I went to Nashville last weekend with my mom and sister to celebrate my mom’s 60th birthday. We had tickets to the Grand Ole Opry Friday night, and I almost didn’t make it due to my original morning flight being canceled. It was a testament to my determination of not letting things rattle me during the course of the weekend. I spent the duration of Friday morning on the phone with Delta trying to get on an earlier flight than the 6:30 p.m. flight they rescheduled me for. I was told to call back every 30-60 minutes and see if any seats had opened up on flights leaving throughout the day. I succeeded and got on a 1:45 p.m. direct flight. I immediately took a deep breath and gave myself an internal high-five for not stressing out about it all morning. Instead, I chose to do everything I could to get myself to Nashville in time for the Opry.
Nashville is an incredible city, and the Opry specifically felt like a mystical place. I grew up watching Grand Ole Opry shows on television, and I think anything that appeared larger than life to you as a kid always carries some fascination as an adult. Restless Heart was the first act to perform. They sang two of their popular hits from the 80’s, and I was immediately transported back to the house we lived in when I was 7 years old. Although I don’t have a lot of pleasant memories from my childhood, hearing these old songs (particularly with my mom and sister sitting next to me) gave me the warm fuzzies. It was one of those scenarios where you make a memory within a memory. Do you know what I mean? Experiencing the Opry with my mom and sister will always be memorable to me because of the feelings that it stirred up from previous memories.
If you’ve ever been to Nashville you will know that I am not exaggerating when I say that it might just be one of the best food cities in the entire country. I was prepared to eat some good BBQ, but I was not prepared to be hit over the head with deliciousness at every turn. I prepared a spreadsheet of recommended restaurants before we left. I wasn’t messing around. We went to Jack’s for brisket, mac and cheese, and coleslaw. I don’t think I left a drop of food on my plate. The following day we went to Swett’s, which is basically a cafeteria-style restaurant in the middle of nowhere. Their fried chicken is TO DIE FOR. I could have easily eaten an entire bucket of chicken, but I wanted to save room for the peach cobbler. When in Rome, people. Because of the gluttony that ensued over the course of the weekend I wasn’t too hungry for our last meal Sunday night, but I knew that I wanted something local. My mom and I decided to split a pulled pork sandwich, which is one of my all-time favorite sandwiches (along with a Cubano). I’ve never had a pulled pork sandwich where you could actually taste the smokiness in the meat. I think I moaned with every bite I took.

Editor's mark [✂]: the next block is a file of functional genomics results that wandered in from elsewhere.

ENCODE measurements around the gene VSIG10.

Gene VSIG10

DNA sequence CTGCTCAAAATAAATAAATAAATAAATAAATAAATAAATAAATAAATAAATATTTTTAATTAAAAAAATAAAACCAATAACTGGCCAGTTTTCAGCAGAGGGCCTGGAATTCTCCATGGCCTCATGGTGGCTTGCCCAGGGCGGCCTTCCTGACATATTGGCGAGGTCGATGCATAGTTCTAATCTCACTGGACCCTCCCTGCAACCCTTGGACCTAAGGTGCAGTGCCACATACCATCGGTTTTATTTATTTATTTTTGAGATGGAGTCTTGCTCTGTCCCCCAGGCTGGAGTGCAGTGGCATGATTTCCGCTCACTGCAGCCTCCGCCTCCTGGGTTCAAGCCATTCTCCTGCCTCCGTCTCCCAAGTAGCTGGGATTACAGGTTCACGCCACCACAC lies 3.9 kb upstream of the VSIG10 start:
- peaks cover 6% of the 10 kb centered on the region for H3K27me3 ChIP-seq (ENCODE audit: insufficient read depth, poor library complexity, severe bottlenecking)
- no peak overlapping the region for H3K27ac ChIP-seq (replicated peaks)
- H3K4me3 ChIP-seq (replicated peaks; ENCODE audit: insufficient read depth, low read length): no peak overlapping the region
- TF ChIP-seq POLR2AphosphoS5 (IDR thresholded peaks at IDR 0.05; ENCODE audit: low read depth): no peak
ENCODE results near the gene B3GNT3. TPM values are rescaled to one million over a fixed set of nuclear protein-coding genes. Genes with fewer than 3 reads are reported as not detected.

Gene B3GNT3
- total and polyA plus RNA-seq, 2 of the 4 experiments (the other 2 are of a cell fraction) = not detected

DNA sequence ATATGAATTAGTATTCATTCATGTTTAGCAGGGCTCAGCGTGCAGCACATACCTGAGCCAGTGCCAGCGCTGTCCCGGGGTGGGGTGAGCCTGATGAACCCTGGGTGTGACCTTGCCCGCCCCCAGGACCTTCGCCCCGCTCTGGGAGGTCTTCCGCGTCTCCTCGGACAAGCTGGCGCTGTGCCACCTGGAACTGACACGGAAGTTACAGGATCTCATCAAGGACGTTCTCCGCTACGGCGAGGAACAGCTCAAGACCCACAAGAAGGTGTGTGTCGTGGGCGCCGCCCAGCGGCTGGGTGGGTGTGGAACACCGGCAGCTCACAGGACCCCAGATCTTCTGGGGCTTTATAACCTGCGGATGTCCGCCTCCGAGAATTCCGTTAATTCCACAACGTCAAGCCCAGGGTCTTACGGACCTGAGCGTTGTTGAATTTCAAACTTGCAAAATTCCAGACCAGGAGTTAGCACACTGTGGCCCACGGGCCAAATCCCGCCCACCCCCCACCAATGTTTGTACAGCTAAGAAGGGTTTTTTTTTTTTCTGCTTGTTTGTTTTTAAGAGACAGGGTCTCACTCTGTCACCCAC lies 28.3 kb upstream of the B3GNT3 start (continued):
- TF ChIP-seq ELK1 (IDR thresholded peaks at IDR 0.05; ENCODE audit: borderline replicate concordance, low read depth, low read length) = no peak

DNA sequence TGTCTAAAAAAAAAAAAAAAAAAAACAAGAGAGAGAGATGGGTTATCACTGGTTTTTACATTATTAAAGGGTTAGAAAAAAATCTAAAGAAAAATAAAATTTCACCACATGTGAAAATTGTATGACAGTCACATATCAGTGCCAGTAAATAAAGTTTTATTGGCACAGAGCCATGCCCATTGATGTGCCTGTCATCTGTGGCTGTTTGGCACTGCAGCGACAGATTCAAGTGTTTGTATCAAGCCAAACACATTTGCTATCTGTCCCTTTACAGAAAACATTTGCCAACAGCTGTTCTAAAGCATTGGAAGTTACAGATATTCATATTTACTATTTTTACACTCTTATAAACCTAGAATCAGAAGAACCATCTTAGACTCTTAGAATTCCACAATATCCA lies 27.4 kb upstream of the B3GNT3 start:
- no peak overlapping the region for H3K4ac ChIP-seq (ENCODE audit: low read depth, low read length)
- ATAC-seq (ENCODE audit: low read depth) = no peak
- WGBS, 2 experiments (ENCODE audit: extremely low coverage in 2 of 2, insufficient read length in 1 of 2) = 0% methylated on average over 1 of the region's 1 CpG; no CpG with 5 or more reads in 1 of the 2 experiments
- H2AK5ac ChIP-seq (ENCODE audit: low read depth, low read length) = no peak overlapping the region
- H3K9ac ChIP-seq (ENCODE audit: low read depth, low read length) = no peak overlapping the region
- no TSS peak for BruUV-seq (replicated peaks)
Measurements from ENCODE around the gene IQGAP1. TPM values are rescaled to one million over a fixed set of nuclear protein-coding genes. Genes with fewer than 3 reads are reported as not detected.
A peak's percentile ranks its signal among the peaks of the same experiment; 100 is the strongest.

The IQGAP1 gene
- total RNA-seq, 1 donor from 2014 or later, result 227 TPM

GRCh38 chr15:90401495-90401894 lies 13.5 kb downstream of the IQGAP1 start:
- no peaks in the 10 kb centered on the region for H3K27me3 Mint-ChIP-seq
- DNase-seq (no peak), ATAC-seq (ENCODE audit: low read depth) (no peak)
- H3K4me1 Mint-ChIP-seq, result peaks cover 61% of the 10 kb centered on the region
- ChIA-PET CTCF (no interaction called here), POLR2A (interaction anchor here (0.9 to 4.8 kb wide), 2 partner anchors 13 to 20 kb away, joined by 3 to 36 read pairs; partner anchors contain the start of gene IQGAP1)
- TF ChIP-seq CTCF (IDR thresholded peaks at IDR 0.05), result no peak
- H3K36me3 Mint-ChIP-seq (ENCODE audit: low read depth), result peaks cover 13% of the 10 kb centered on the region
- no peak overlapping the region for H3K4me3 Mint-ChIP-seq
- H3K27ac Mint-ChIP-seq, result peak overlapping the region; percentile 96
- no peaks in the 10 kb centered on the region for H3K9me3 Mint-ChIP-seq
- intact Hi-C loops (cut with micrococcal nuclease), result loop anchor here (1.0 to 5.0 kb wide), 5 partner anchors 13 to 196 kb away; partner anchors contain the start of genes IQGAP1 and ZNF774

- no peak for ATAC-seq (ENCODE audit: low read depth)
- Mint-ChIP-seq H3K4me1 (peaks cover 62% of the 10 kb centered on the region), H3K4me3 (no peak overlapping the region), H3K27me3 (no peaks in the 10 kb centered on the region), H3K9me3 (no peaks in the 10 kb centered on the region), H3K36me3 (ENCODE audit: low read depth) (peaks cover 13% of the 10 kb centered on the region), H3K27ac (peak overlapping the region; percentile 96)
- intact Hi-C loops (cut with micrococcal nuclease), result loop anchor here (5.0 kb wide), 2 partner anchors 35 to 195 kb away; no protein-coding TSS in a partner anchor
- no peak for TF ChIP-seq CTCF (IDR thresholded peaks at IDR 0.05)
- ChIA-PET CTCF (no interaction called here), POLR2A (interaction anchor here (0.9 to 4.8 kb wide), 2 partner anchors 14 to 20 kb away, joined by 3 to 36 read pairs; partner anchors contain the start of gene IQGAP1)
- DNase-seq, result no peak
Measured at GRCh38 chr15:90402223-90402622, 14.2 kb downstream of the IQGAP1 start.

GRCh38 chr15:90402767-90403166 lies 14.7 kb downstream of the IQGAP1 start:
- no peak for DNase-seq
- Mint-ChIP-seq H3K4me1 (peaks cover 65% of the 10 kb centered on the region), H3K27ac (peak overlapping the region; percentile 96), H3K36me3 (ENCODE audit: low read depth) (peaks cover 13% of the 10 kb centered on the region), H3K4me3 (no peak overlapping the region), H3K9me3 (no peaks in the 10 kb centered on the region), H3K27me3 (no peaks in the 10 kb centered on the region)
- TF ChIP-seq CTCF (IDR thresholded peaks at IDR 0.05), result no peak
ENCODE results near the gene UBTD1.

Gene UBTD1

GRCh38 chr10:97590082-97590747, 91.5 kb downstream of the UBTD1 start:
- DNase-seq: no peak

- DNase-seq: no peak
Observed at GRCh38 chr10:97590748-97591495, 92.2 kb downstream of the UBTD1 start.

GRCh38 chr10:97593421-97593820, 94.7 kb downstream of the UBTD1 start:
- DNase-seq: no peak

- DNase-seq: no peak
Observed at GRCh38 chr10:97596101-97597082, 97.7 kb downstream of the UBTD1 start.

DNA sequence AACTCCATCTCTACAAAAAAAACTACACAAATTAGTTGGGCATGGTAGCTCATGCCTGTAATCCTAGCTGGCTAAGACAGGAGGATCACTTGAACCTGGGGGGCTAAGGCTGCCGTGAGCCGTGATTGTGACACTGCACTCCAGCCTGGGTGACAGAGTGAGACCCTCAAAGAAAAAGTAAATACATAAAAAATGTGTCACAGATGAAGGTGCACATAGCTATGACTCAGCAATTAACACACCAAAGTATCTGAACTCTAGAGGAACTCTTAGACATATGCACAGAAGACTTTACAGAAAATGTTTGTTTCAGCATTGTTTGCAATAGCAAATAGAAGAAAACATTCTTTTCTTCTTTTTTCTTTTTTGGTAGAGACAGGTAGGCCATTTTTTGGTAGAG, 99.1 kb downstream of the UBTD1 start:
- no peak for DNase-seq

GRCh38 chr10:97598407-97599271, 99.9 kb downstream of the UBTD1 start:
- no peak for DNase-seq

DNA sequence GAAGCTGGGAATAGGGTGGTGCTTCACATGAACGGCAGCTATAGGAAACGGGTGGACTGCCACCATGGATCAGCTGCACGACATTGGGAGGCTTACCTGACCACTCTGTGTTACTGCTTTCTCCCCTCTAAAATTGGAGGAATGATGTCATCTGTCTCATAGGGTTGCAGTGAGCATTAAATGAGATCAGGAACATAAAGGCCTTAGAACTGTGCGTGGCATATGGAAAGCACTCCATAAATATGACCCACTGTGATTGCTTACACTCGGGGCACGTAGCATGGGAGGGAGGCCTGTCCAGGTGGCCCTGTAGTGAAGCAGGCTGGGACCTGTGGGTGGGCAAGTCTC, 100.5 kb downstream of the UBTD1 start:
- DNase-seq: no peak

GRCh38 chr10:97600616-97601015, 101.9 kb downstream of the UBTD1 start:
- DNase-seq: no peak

I love rosemary. It’s hands-down my favorite herb. I have yet to pair it with something that doesn’t taste incredible. Savory cookies are becoming popular here in NYC, and I’ve tried a few over this past year. They aren’t my favorite thing, but I did try a lemon rosemary sugar cookie a few months ago that was so good I made a mental note to try and find a similar recipe to make for my blog. I think shortbread is the perfect foil for almost any flavor due the buttery richness of the cookie. I found a lemon shortbread recipe as well as a rosemary shortbread recipe, so I decided to combine them into one recipe and see how it turned out. Perfection. The lemon brightens up the richness of the cookie while the rosemary gives it that nice earthy, herbaciousness that rounds out the overall flavor. They are the perfect summer cookie to pair with your afternoon coffee or tea.
Lemon Rosemary Shortbread Cookies
Adapted from Bon Appétit
1 1/2 cups all purpose flour
2/3 cup sugar
2 1/2 teaspoons grated lemon peel
1 tablespoon fresh rosemary, chopped
1/2 teaspoon salt
3/4 cup (1 1/2 sticks) chilled unsalted butter, cut into 1/2-inch cube
1 egg white
1. Blend first 6 ingredients in food processor. Add butter; pulse until moist clumps form.
2. Gather dough into ball. Wrap with plastic wrap and form into a log.
3. Chill dough in refrigerator for at least 1 hour and up to 2 days.
4. Preheat oven to 350 degrees F. Line baking sheet with parchment paper.
5. Cut 1/4″-sized discs from log and place on baking sheet. Using a pastry brush, lightly brush each cookie with a slightly beaten egg white. Sprinkle with sugar.
6. Bake cookies until light golden, about 17-20 minutes.
7. Cool pan on rack for 5 minutes. Carefully remove cookies onto rack with a spatula. Cool completely.